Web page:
Starting Oct. 18, state workers, and employees at K-12 schools and New Jersey’s public colleges and universities are required to get the COVID-19 vaccine or submit to weekly testing.
The mandates are part of an effort by the Murphy administration to clamp down on widespread COVID-19 vaccine resistance, which helped fuel a surge in delta variant outbreaks during the late summer and early fall.
“We’re not going to sacrifice the health of our kids or staff, and masking and vaccinations of both students and staff, along with a layered approach to safety, is our top priority for starting the year,” Gov. Phil Murphy said in the August announcement.
Murphy, when pressed several times at his regular COVID-19 press briefing on Oct. 18, said “I don’t know, off the top of my head, what percentage of people are vaccinated.”
“But I know it’s a very high percentage.”
Several public employees are suing the state over the vaccine mandate, according to NJ.com, but Murphy on Monday would not comment on the legal challenge.
The state order extends to all staff and employees at public colleges and universities, and at any state agencies and other authorities. Under a separate order announced in August by the State Judiciary, the 8,700 county and appeals court employees had until Aug. 20 to get the shot.
All workers at hospitals, long-term care centers, prisons, and other high-risk congregate settings were required by Sept. 7 to get the vaccine or submit to routine testing.
The mandates come as state workers are told to return to their in-person offices on a rolling basis, for the first time since March 2020. They’re being phased in over the next month, Murphy said.
Vendor delays have made it that the testing option cannot be rolled out for school districts, according to Murphy, meaning they have extra time to implement the testing.
New Jersey Health Commissioner Judith Persichilli on Monday did not have a number for how many school districts were affected.
Many hospitals across the nation – including RWJBarnabas Health and Hackensack Meridian Health in New Jersey – require their workers to get the vaccine.
Meanwhile, United Airlines, which uses Newark Liberty International Airport in its namesake city as a national hub, was giving its workers until the end of this month to get the jab.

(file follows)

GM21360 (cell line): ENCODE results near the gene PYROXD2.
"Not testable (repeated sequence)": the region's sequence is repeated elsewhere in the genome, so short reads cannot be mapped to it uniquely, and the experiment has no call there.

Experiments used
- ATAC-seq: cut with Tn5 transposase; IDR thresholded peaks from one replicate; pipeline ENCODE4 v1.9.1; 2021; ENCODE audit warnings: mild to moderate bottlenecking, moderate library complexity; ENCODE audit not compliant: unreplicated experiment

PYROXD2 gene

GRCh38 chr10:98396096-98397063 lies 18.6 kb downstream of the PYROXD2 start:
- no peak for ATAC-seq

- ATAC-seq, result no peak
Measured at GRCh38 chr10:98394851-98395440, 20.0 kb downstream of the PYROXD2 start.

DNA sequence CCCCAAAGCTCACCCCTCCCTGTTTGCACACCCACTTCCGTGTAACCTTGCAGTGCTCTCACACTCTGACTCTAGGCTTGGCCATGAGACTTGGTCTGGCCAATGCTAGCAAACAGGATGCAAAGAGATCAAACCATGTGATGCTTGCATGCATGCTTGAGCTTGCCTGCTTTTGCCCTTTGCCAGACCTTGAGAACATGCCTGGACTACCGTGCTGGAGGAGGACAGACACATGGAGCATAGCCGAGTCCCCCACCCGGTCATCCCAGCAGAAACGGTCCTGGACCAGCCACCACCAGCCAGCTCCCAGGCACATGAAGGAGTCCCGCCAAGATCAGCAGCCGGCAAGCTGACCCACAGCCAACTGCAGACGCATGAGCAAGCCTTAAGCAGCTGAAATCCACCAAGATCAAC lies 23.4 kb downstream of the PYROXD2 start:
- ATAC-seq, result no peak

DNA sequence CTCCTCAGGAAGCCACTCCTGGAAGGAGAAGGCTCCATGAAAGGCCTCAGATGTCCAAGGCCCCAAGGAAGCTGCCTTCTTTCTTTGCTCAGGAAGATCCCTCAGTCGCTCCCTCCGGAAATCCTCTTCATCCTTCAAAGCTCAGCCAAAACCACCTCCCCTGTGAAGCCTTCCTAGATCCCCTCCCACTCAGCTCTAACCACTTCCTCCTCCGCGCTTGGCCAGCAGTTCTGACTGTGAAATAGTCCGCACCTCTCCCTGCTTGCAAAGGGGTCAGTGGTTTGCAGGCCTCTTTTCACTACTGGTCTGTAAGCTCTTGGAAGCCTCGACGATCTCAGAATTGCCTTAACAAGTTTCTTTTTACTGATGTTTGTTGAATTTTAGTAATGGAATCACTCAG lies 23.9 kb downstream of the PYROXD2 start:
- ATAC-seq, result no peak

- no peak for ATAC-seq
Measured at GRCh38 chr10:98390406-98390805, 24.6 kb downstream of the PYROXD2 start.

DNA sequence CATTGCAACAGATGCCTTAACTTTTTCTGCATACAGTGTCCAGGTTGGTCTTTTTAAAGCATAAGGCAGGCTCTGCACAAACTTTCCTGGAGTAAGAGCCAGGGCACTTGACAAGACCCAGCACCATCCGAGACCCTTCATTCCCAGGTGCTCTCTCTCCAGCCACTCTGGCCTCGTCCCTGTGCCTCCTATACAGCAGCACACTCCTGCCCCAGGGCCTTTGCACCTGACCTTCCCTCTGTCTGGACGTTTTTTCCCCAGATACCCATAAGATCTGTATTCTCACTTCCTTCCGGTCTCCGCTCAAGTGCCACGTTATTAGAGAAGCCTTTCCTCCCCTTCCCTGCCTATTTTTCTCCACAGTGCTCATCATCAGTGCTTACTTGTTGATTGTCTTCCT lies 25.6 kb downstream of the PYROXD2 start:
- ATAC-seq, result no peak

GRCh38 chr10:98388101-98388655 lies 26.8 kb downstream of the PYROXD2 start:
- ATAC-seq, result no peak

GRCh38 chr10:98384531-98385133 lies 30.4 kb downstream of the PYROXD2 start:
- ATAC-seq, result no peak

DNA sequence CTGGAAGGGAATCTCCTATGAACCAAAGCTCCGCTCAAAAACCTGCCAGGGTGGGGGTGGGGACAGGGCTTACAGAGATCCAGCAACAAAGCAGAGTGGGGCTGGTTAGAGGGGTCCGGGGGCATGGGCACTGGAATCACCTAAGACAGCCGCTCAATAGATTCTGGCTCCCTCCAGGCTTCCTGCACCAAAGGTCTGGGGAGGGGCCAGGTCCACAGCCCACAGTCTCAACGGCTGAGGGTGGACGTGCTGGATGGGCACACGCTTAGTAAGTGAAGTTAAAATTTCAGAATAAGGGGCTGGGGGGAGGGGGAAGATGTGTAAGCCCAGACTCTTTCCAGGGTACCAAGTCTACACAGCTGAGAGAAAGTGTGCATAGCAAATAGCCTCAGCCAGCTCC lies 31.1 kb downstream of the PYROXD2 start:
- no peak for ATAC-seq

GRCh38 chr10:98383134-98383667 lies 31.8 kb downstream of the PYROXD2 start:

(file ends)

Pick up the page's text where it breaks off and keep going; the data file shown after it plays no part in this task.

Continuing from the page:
In reaction to the mandates, many health care institutions and other large employers report seeing widespread compliance rather than the much-feared worker exodus.
Other large employers and event organizers began requiring the vaccine, especially after the U.S. Food and Drug Administration fully approved the Pfizer inoculation, and as it gives the greenlight or serious consideration for the Johnson & Johnson, Pfizer and Moderna vaccine booster shots.
In September, President Joe Biden said that businesses with more than 100 employees would have to require their workers to get the vaccine.
The Occupational Safety and Health Administration is hashing out those rules, which according to state labor officials could affect 4,646 private worksites employing nearly 1.4 million people in New Jersey.
Nearly 6 million people who live, work or study in New Jersey have been fully vaccinated out of New Jersey’s 9.2 million residents, according to data from the state Health Department.
That marks a 75% vaccination rate among all those who are eligible, according to the governor.
Widespread vaccinations, on top of the use of face coverings, are essential in order to clamp down on the risk of COVID-19 outbreaks this holiday season, according to state health officials and the federal Centers for Disease Control and Prevention.
Editor’s note: This story was updated at 2:05 p.m. EST on Oct. 18, 2021, to include remarks from Gov. Phil Murphy’s COVID-19 press briefing on that day.
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